Publication details

Active layer monitoring at CALM-S site near J.G.Mendel Station, James Ross Island, eastern Antarctic Peninsula



Year of publication 2017
Type Article in Periodical
Magazine / Source Science of the Total Environment
MU Faculty or unit

Faculty of Science

Field Earth magnetism, geography
Keywords Active layer thickness; Ground thermal regime; Permafrost; CALM-S; Antarctic Peninsula; Climate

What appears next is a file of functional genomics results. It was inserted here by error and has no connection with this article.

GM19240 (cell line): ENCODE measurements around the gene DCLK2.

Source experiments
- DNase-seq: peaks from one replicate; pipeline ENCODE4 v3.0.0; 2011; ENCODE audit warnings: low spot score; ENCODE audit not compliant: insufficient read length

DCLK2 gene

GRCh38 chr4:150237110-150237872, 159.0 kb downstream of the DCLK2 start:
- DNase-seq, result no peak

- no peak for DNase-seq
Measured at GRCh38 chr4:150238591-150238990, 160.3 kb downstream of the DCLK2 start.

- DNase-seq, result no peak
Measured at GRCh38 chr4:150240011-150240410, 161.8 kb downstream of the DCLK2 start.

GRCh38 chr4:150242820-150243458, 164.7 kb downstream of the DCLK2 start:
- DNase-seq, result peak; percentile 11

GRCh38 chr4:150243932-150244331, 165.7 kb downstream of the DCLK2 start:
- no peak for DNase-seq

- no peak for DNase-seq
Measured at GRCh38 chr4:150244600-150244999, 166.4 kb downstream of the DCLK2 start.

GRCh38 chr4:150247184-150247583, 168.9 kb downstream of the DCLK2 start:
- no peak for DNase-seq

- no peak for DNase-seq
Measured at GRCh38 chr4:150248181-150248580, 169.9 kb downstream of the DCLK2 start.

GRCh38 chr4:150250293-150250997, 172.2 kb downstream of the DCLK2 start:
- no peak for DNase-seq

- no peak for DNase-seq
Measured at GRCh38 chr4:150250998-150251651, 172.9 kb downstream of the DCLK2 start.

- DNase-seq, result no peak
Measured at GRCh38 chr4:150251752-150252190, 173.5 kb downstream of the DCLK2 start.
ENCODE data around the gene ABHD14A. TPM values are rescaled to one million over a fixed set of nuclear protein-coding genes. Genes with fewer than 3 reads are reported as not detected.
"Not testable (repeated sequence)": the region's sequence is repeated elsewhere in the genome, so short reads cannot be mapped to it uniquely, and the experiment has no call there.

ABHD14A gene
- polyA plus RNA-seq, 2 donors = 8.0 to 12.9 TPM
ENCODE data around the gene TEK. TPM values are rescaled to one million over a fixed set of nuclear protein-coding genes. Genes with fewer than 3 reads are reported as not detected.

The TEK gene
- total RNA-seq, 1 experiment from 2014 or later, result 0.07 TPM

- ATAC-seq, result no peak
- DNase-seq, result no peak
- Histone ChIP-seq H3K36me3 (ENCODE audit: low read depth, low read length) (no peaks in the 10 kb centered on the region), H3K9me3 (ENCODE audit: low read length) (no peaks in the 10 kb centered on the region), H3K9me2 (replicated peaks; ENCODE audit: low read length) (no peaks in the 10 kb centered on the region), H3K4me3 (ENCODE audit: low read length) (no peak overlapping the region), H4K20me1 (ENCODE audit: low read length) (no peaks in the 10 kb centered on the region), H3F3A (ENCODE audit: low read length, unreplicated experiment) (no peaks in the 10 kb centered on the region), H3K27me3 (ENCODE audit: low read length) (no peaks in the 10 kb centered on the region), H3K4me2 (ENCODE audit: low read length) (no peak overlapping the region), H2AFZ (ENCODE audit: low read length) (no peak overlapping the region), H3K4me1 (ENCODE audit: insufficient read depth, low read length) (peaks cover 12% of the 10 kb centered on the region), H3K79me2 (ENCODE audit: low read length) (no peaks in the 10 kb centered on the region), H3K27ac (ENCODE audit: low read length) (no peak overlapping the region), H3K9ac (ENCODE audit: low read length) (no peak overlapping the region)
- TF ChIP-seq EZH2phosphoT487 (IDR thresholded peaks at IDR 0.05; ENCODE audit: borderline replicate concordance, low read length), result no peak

Description Circumpolar Active Layer Monitoring – South (CALM-S) site was established in February 2014 on James Ross Island as the first CALM-S site in the eastern Antarctic Peninsula region. The site located near the Johann Gregor Mendel Station is labelled CALM-S JGM. The grid area is gently sloped ¬< 3° and elevated between 8 to 11 m a.s.l. Lithology of the site is formed by more muddy sediments of Holocene marine terrace and clayey sandy Cretaceous sedimentary rocks, which significantly affect texture, moisture content and physical parameters of the ground on the grid. Our objective was to study seasonal and interannual variability of active layer depth and thermal regime on CALM-S site and at two ground temperature measurement profiles AWS-JGM and AWS-CALM located in the grid. Average air temperature in the period March 2013 to February 2016 reached -6.8 °C. Average ground temperature decreased with depth from -5.1 °C to -5.3 °C at 5 cm to -5.5 °C to -5.9 °C at 200 cm. Active layer thickness defined as the depth of 0 °C isotherm was significantly higher at AWS-CALM between 86 cm (2014/15) and 87 cm (2015/16), while at AWS-JGM reached only 51 cm (2013/14) to 65 cm (2015/16). Mean probed active layer depth increased from 66.4 cm in 2013/14 to 78.0 cm in 2014/15. High differences were observed when compared minimum (51 cm to 59 cm) and maximum (100 cm to 113 cm) probed depth. The distribution of active layer depth at CALM-S JGM clearly shows the effect of different lithological properties between the two lithologically distinct parts of the grid.
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